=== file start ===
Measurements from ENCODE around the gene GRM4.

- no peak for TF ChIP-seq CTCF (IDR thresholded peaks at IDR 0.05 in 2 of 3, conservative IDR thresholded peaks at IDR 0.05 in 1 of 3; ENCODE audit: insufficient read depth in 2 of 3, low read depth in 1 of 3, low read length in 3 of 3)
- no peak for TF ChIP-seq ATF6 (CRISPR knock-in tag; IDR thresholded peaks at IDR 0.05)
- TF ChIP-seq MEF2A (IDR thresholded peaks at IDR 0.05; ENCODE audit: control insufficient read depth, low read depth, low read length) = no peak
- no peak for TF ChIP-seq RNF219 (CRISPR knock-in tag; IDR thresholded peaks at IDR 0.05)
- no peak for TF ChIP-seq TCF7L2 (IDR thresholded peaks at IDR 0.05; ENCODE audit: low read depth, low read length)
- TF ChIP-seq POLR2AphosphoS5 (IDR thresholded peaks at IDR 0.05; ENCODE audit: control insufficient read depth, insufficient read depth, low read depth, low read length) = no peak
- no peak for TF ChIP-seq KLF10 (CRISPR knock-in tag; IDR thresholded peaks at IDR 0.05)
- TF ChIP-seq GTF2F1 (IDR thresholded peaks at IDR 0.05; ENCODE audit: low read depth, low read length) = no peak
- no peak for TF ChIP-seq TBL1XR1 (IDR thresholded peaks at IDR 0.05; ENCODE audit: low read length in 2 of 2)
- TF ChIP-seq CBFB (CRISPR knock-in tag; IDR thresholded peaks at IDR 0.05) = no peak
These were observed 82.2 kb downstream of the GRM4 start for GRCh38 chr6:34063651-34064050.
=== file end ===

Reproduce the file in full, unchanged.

Measurements from ENCODE around the gene GRM4.

- no peak for TF ChIP-seq CTCF (IDR thresholded peaks at IDR 0.05 in 2 of 3, conservative IDR thresholded peaks at IDR 0.05 in 1 of 3; ENCODE audit: insufficient read depth in 2 of 3, low read depth in 1 of 3, low read length in 3 of 3)
- no peak for TF ChIP-seq ATF6 (CRISPR knock-in tag; IDR thresholded peaks at IDR 0.05)
- TF ChIP-seq MEF2A (IDR thresholded peaks at IDR 0.05; ENCODE audit: control insufficient read depth, low read depth, low read length) = no peak
- no peak for TF ChIP-seq RNF219 (CRISPR knock-in tag; IDR thresholded peaks at IDR 0.05)
- no peak for TF ChIP-seq TCF7L2 (IDR thresholded peaks at IDR 0.05; ENCODE audit: low read depth, low read length)
- TF ChIP-seq POLR2AphosphoS5 (IDR thresholded peaks at IDR 0.05; ENCODE audit: control insufficient read depth, insufficient read depth, low read depth, low read length) = no peak
- no peak for TF ChIP-seq KLF10 (CRISPR knock-in tag; IDR thresholded peaks at IDR 0.05)
- TF ChIP-seq GTF2F1 (IDR thresholded peaks at IDR 0.05; ENCODE audit: low read depth, low read length) = no peak
- no peak for TF ChIP-seq TBL1XR1 (IDR thresholded peaks at IDR 0.05; ENCODE audit: low read length in 2 of 2)
- TF ChIP-seq CBFB (CRISPR knock-in tag; IDR thresholded peaks at IDR 0.05) = no peak
These were observed 82.2 kb downstream of the GRM4 start for GRCh38 chr6:34063651-34064050.